Asian Development Outlook 2016: Highlights

Growth is slowing in many developing countries in Asia as a result of the continued weak recovery in major industrial economies and softer growth prospects for the People’s Republic of China.

Developing Asia is projected to grow at 5.7% in both 2016 and 2017, down slightly from 5.9% in 2015, due chiefly to considerable global headwinds and moderating growth in the People’s Republic of China.

Commodity price declines dragged inflation down to 2.2% in 2015. Regional inflation will revive to 2.5% in 2016 as domestic demand strengthens, and rise further to 2.7% in 2017 as global commodity prices recover.

Risks are tilted to the downside as tightening US monetary policy may heighten financial volatility, further moderation in the People’s Republic of China could spill over into its neighbors, and producer price deflation may undermine growth in some economies.

Reform to raise labor productivity can invigorate developing Asia’s potential growth.

Rescuing growth in uncertain times

Growth in developing Asia is forecast to dip slightly, with growth in the industrial economies unlikely to pick up this year. The PRC continues to shift away from its reliance on investment and exports, and strong public investment has boosted growth in India despite weak exports. Stronger growth is seen for ASEAN, and low commodity prices are weighing on growth prospects in Central Asia and the Pacific. Most Asian economies are benefitting from low international food and fuel prices, while the regional current account surplus will narrow this year and next. Risks to the regional growth forecast remain tilted to the downside.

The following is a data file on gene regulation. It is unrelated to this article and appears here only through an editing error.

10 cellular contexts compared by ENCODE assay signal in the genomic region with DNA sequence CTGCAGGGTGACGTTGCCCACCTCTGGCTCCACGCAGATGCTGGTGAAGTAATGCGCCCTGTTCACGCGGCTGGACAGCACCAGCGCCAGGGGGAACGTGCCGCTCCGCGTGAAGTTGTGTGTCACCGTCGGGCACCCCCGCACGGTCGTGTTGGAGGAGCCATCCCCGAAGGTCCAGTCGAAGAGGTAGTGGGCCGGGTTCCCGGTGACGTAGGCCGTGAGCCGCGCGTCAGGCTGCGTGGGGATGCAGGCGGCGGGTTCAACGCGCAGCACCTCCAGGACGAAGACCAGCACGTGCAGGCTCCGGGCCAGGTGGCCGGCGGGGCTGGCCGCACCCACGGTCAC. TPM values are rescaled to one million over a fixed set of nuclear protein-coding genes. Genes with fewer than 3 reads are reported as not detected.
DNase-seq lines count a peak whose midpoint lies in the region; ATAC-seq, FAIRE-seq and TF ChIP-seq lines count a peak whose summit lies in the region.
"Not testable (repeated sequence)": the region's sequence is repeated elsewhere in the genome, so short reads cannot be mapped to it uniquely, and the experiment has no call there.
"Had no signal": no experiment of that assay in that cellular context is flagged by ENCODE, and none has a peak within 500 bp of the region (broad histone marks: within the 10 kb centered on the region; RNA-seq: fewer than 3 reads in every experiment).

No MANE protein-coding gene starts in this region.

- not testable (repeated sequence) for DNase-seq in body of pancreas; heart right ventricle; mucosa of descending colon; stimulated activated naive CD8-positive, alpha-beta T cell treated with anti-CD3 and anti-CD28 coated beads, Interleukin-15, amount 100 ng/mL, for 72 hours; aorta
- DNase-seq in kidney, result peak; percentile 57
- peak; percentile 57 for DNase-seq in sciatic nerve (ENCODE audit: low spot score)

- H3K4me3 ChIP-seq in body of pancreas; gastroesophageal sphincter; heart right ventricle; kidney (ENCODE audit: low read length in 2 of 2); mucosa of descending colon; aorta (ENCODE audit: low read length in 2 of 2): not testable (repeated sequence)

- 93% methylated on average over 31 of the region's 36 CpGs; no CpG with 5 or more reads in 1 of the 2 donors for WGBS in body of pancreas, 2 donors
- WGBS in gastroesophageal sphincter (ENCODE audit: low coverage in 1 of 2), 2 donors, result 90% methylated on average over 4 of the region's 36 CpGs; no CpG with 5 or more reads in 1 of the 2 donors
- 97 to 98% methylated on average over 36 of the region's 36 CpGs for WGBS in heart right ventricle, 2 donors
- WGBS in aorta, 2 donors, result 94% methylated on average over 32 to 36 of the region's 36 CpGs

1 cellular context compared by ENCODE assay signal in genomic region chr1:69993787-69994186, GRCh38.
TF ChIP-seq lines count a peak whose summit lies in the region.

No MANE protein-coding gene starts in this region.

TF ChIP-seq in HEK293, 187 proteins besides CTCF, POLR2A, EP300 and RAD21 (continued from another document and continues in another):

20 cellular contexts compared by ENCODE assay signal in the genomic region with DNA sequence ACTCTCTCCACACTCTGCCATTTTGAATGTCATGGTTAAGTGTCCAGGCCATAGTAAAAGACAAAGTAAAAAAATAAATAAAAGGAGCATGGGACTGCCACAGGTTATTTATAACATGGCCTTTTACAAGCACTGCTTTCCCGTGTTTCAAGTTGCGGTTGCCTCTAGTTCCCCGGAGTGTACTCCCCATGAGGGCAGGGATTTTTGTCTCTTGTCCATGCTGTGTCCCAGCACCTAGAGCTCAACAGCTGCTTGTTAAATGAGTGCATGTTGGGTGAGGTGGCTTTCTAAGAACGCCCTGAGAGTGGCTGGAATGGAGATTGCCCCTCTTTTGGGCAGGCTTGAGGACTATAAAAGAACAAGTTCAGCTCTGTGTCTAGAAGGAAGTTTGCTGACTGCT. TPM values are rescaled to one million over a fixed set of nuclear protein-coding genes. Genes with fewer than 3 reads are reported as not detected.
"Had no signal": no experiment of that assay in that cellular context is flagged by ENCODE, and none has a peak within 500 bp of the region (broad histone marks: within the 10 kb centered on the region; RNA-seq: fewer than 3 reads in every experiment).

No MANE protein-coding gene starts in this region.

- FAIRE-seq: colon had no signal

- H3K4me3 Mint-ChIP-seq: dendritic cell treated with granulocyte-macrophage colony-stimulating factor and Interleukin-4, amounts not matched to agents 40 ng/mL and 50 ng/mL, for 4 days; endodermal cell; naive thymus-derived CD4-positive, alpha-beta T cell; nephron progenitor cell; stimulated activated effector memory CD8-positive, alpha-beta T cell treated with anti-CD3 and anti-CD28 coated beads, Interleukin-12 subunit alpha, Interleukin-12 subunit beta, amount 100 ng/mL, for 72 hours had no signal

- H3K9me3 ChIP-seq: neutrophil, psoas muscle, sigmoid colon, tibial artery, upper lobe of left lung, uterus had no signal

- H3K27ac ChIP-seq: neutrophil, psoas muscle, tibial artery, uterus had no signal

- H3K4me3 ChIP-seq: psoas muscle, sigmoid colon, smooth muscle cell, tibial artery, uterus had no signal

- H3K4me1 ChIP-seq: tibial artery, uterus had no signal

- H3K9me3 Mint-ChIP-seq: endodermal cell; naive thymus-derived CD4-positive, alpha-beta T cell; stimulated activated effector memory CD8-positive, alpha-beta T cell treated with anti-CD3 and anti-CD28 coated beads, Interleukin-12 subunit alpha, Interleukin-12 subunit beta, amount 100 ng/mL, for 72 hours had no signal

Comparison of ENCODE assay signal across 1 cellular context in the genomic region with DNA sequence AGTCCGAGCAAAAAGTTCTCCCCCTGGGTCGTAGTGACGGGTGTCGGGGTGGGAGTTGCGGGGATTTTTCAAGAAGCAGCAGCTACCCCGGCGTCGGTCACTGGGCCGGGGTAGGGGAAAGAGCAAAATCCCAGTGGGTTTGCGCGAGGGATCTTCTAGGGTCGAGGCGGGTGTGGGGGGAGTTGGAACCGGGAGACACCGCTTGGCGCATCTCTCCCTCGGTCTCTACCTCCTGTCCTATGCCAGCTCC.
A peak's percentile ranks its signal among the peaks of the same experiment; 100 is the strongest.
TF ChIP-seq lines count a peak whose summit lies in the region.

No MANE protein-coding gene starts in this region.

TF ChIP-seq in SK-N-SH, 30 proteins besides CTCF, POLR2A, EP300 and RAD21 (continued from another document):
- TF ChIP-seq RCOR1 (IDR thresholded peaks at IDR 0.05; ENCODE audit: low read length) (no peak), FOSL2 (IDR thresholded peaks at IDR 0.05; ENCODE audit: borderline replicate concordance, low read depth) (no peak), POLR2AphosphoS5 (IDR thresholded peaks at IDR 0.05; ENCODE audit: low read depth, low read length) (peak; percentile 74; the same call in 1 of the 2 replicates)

Spillover from the People’s Republic of China

Growth moderation in the PRC weighs on regional growth. Simulations estimate that the drop in PRC growth may have shaved as much as 0.3 percentage points from developing Asia’s outlook. The PRC effect is largely centered on Asia, reflecting strong regional trade and production links. In contrast, the impact on the US and the euro area through trade is largely offset by the benefit of lower commodity prices. Ongoing structural change in the PRC is affecting its import structure. Contributing to its growth moderation, the PRC is currently undergoing a structural transformation from growth led by exports and investment to growth grounded on domestic consumption. How PRC structural change affects an economy depends on the relationship. Spillover from PRC restructuring into particular economies will differ depending on whether they are exporters of consumer goods, parts of the same production chain, or competitors.

Emergent producer price deflation

The PRC and some other Asian economies recently experienced producer price deflation. Slowing economic growth has combined with sharply lower oil prices to push producer price inflation into negative territory, though consumer price inflation remains mostly positive. Commodity price shocks get diluted along distribution chains before affecting consumers. The pass-through of oil and food prices thus tends to be lower for consumer prices than for producer prices. Historically, falling producer prices are more common than declines in consumer prices. Producer price deflation is associated with lower economic growth. Restrained investment is one channel by which producer price deflation hampers growth. Policy makers should be aware of deflation’s potential to harm economic growth.
Download the 2016 Report here: ado2016
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About sotheara

Name: SOTHEARA YOEURNG. Degrees: LL.M/M.C.L, Delhi University, New Delhi, India (2014) LL.B, University of Cambodia (UC) Working Experiences - Currently: Teaching Laws at various private universities in Cambodia
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